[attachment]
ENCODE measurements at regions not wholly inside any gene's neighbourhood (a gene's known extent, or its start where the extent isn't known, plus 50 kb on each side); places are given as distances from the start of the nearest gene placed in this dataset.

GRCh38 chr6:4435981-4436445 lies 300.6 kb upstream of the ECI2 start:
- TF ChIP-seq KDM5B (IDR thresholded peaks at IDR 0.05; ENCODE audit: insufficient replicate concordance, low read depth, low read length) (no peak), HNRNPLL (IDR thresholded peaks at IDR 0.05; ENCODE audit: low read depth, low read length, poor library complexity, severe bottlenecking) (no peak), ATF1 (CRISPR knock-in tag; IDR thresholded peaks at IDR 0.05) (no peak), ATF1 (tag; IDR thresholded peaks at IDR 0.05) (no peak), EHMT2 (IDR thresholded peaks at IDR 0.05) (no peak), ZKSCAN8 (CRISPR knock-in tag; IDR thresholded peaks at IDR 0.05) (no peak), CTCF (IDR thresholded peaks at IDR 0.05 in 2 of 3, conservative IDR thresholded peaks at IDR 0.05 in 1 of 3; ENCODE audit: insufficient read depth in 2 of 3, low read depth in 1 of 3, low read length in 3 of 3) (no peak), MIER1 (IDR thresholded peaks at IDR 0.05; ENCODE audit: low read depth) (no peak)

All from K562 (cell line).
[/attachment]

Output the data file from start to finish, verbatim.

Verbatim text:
ENCODE measurements at regions not wholly inside any gene's neighbourhood (a gene's known extent, or its start where the extent isn't known, plus 50 kb on each side); places are given as distances from the start of the nearest gene placed in this dataset.

GRCh38 chr6:4435981-4436445 lies 300.6 kb upstream of the ECI2 start:
- TF ChIP-seq KDM5B (IDR thresholded peaks at IDR 0.05; ENCODE audit: insufficient replicate concordance, low read depth, low read length) (no peak), HNRNPLL (IDR thresholded peaks at IDR 0.05; ENCODE audit: low read depth, low read length, poor library complexity, severe bottlenecking) (no peak), ATF1 (CRISPR knock-in tag; IDR thresholded peaks at IDR 0.05) (no peak), ATF1 (tag; IDR thresholded peaks at IDR 0.05) (no peak), EHMT2 (IDR thresholded peaks at IDR 0.05) (no peak), ZKSCAN8 (CRISPR knock-in tag; IDR thresholded peaks at IDR 0.05) (no peak), CTCF (IDR thresholded peaks at IDR 0.05 in 2 of 3, conservative IDR thresholded peaks at IDR 0.05 in 1 of 3; ENCODE audit: insufficient read depth in 2 of 3, low read depth in 1 of 3, low read length in 3 of 3) (no peak), MIER1 (IDR thresholded peaks at IDR 0.05; ENCODE audit: low read depth) (no peak)

All from K562 (cell line).